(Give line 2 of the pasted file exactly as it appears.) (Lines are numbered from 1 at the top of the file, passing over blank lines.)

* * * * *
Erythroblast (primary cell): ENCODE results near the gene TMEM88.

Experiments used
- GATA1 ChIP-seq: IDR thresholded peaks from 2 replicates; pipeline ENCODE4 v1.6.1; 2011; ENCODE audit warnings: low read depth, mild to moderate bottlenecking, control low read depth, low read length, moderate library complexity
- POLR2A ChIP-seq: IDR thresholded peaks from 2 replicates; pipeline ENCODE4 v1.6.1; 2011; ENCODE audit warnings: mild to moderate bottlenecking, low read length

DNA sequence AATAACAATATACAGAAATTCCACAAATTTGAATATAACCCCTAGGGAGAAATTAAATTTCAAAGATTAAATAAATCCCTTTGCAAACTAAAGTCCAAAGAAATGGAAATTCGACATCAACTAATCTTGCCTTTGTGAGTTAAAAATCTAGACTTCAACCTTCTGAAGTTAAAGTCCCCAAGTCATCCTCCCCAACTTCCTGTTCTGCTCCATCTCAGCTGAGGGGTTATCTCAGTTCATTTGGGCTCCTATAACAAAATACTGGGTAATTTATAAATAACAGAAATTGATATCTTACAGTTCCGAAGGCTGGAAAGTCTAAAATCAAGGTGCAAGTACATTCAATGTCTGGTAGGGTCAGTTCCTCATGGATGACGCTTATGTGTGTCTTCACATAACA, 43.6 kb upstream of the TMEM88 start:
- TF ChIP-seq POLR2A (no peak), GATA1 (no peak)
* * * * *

Experiments used